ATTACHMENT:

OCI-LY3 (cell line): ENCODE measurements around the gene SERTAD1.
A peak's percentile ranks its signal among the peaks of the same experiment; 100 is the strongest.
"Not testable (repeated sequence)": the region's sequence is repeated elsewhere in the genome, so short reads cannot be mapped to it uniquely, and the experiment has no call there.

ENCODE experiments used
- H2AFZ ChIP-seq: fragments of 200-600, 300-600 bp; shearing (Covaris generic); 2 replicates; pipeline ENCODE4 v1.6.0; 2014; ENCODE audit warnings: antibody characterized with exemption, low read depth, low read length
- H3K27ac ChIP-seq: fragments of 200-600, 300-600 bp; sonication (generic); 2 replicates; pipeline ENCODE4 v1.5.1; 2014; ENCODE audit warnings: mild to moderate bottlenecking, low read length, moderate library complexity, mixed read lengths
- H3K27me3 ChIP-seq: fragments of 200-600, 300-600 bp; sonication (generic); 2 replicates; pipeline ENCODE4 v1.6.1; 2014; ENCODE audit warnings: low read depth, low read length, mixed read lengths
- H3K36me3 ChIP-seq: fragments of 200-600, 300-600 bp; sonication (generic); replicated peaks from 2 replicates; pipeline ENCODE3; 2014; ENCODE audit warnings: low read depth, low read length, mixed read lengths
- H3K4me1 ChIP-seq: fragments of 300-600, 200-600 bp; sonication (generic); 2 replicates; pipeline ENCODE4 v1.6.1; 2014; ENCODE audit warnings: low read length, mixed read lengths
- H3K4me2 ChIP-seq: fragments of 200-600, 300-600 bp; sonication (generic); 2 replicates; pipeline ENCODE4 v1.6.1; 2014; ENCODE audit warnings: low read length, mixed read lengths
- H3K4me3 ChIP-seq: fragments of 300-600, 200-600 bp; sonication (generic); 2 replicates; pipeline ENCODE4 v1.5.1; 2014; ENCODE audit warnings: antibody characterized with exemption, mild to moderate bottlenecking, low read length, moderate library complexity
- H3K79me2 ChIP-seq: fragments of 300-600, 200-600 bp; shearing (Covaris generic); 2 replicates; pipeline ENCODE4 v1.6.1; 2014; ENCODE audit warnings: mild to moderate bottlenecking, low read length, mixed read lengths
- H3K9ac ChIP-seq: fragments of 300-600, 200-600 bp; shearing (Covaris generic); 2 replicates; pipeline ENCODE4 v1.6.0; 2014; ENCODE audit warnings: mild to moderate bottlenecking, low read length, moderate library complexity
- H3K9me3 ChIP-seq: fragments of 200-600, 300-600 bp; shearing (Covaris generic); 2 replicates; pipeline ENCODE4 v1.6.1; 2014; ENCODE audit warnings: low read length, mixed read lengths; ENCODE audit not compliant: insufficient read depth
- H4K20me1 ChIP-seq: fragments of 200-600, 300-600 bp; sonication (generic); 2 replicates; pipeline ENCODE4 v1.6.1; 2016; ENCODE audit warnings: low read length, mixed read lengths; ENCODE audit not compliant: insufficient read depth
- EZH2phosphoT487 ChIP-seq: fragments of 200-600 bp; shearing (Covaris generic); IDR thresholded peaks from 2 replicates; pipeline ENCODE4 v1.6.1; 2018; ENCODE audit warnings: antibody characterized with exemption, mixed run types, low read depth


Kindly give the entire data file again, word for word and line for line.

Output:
OCI-LY3 (cell line): ENCODE measurements around the gene SERTAD1.
A peak's percentile ranks its signal among the peaks of the same experiment; 100 is the strongest.
"Not testable (repeated sequence)": the region's sequence is repeated elsewhere in the genome, so short reads cannot be mapped to it uniquely, and the experiment has no call there.

ENCODE experiments used
- H2AFZ ChIP-seq: fragments of 200-600, 300-600 bp; shearing (Covaris generic); 2 replicates; pipeline ENCODE4 v1.6.0; 2014; ENCODE audit warnings: antibody characterized with exemption, low read depth, low read length
- H3K27ac ChIP-seq: fragments of 200-600, 300-600 bp; sonication (generic); 2 replicates; pipeline ENCODE4 v1.5.1; 2014; ENCODE audit warnings: mild to moderate bottlenecking, low read length, moderate library complexity, mixed read lengths
- H3K27me3 ChIP-seq: fragments of 200-600, 300-600 bp; sonication (generic); 2 replicates; pipeline ENCODE4 v1.6.1; 2014; ENCODE audit warnings: low read depth, low read length, mixed read lengths
- H3K36me3 ChIP-seq: fragments of 200-600, 300-600 bp; sonication (generic); replicated peaks from 2 replicates; pipeline ENCODE3; 2014; ENCODE audit warnings: low read depth, low read length, mixed read lengths
- H3K4me1 ChIP-seq: fragments of 300-600, 200-600 bp; sonication (generic); 2 replicates; pipeline ENCODE4 v1.6.1; 2014; ENCODE audit warnings: low read length, mixed read lengths
- H3K4me2 ChIP-seq: fragments of 200-600, 300-600 bp; sonication (generic); 2 replicates; pipeline ENCODE4 v1.6.1; 2014; ENCODE audit warnings: low read length, mixed read lengths
- H3K4me3 ChIP-seq: fragments of 300-600, 200-600 bp; sonication (generic); 2 replicates; pipeline ENCODE4 v1.5.1; 2014; ENCODE audit warnings: antibody characterized with exemption, mild to moderate bottlenecking, low read length, moderate library complexity
- H3K79me2 ChIP-seq: fragments of 300-600, 200-600 bp; shearing (Covaris generic); 2 replicates; pipeline ENCODE4 v1.6.1; 2014; ENCODE audit warnings: mild to moderate bottlenecking, low read length, mixed read lengths
- H3K9ac ChIP-seq: fragments of 300-600, 200-600 bp; shearing (Covaris generic); 2 replicates; pipeline ENCODE4 v1.6.0; 2014; ENCODE audit warnings: mild to moderate bottlenecking, low read length, moderate library complexity
- H3K9me3 ChIP-seq: fragments of 200-600, 300-600 bp; shearing (Covaris generic); 2 replicates; pipeline ENCODE4 v1.6.1; 2014; ENCODE audit warnings: low read length, mixed read lengths; ENCODE audit not compliant: insufficient read depth
- H4K20me1 ChIP-seq: fragments of 200-600, 300-600 bp; sonication (generic); 2 replicates; pipeline ENCODE4 v1.6.1; 2016; ENCODE audit warnings: low read length, mixed read lengths; ENCODE audit not compliant: insufficient read depth
- EZH2phosphoT487 ChIP-seq: fragments of 200-600 bp; shearing (Covaris generic); IDR thresholded peaks from 2 replicates; pipeline ENCODE4 v1.6.1; 2018; ENCODE audit warnings: antibody characterized with exemption, mixed run types, low read depth